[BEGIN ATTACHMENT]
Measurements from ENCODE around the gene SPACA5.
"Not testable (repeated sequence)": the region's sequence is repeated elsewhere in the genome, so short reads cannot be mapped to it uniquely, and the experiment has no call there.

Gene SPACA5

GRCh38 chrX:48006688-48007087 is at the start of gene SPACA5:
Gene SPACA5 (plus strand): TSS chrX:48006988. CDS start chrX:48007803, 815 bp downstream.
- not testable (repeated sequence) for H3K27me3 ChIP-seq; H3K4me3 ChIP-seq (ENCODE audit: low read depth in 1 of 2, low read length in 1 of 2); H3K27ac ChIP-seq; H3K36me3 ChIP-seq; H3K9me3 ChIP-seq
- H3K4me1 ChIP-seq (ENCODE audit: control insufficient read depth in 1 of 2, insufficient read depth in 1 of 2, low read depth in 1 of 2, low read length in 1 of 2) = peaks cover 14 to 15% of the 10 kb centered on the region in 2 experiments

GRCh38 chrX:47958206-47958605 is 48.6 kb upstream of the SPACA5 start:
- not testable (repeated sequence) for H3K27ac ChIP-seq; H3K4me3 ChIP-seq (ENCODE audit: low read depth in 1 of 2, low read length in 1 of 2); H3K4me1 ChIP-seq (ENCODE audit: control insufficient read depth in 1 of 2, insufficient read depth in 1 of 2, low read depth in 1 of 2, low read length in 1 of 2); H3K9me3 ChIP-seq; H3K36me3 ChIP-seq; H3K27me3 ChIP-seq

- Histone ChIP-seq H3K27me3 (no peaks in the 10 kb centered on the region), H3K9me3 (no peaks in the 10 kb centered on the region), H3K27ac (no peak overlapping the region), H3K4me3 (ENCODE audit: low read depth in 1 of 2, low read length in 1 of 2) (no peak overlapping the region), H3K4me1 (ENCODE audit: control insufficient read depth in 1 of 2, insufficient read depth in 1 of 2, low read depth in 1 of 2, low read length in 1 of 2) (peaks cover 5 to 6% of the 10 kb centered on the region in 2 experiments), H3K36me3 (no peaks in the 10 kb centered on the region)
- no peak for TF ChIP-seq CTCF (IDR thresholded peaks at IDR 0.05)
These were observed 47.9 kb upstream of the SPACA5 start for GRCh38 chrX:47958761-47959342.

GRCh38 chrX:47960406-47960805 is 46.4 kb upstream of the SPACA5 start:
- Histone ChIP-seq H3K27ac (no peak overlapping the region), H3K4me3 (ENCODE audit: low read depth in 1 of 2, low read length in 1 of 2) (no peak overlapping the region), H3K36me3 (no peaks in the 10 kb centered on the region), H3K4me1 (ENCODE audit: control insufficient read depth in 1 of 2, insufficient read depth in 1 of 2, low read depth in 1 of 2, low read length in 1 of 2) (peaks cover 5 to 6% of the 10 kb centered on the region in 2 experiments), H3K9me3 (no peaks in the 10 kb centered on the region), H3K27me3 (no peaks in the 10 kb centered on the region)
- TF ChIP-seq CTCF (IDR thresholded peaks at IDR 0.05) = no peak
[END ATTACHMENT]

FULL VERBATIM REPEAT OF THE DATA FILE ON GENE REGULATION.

Measurements from ENCODE around the gene SPACA5.
"Not testable (repeated sequence)": the region's sequence is repeated elsewhere in the genome, so short reads cannot be mapped to it uniquely, and the experiment has no call there.

Gene SPACA5

GRCh38 chrX:48006688-48007087 is at the start of gene SPACA5:
Gene SPACA5 (plus strand): TSS chrX:48006988. CDS start chrX:48007803, 815 bp downstream.
- not testable (repeated sequence) for H3K27me3 ChIP-seq; H3K4me3 ChIP-seq (ENCODE audit: low read depth in 1 of 2, low read length in 1 of 2); H3K27ac ChIP-seq; H3K36me3 ChIP-seq; H3K9me3 ChIP-seq
- H3K4me1 ChIP-seq (ENCODE audit: control insufficient read depth in 1 of 2, insufficient read depth in 1 of 2, low read depth in 1 of 2, low read length in 1 of 2) = peaks cover 14 to 15% of the 10 kb centered on the region in 2 experiments

GRCh38 chrX:47958206-47958605 is 48.6 kb upstream of the SPACA5 start:
- not testable (repeated sequence) for H3K27ac ChIP-seq; H3K4me3 ChIP-seq (ENCODE audit: low read depth in 1 of 2, low read length in 1 of 2); H3K4me1 ChIP-seq (ENCODE audit: control insufficient read depth in 1 of 2, insufficient read depth in 1 of 2, low read depth in 1 of 2, low read length in 1 of 2); H3K9me3 ChIP-seq; H3K36me3 ChIP-seq; H3K27me3 ChIP-seq

- Histone ChIP-seq H3K27me3 (no peaks in the 10 kb centered on the region), H3K9me3 (no peaks in the 10 kb centered on the region), H3K27ac (no peak overlapping the region), H3K4me3 (ENCODE audit: low read depth in 1 of 2, low read length in 1 of 2) (no peak overlapping the region), H3K4me1 (ENCODE audit: control insufficient read depth in 1 of 2, insufficient read depth in 1 of 2, low read depth in 1 of 2, low read length in 1 of 2) (peaks cover 5 to 6% of the 10 kb centered on the region in 2 experiments), H3K36me3 (no peaks in the 10 kb centered on the region)
- no peak for TF ChIP-seq CTCF (IDR thresholded peaks at IDR 0.05)
These were observed 47.9 kb upstream of the SPACA5 start for GRCh38 chrX:47958761-47959342.

GRCh38 chrX:47960406-47960805 is 46.4 kb upstream of the SPACA5 start:
- Histone ChIP-seq H3K27ac (no peak overlapping the region), H3K4me3 (ENCODE audit: low read depth in 1 of 2, low read length in 1 of 2) (no peak overlapping the region), H3K36me3 (no peaks in the 10 kb centered on the region), H3K4me1 (ENCODE audit: control insufficient read depth in 1 of 2, insufficient read depth in 1 of 2, low read depth in 1 of 2, low read length in 1 of 2) (peaks cover 5 to 6% of the 10 kb centered on the region in 2 experiments), H3K9me3 (no peaks in the 10 kb centered on the region), H3K27me3 (no peaks in the 10 kb centered on the region)
- TF ChIP-seq CTCF (IDR thresholded peaks at IDR 0.05) = no peak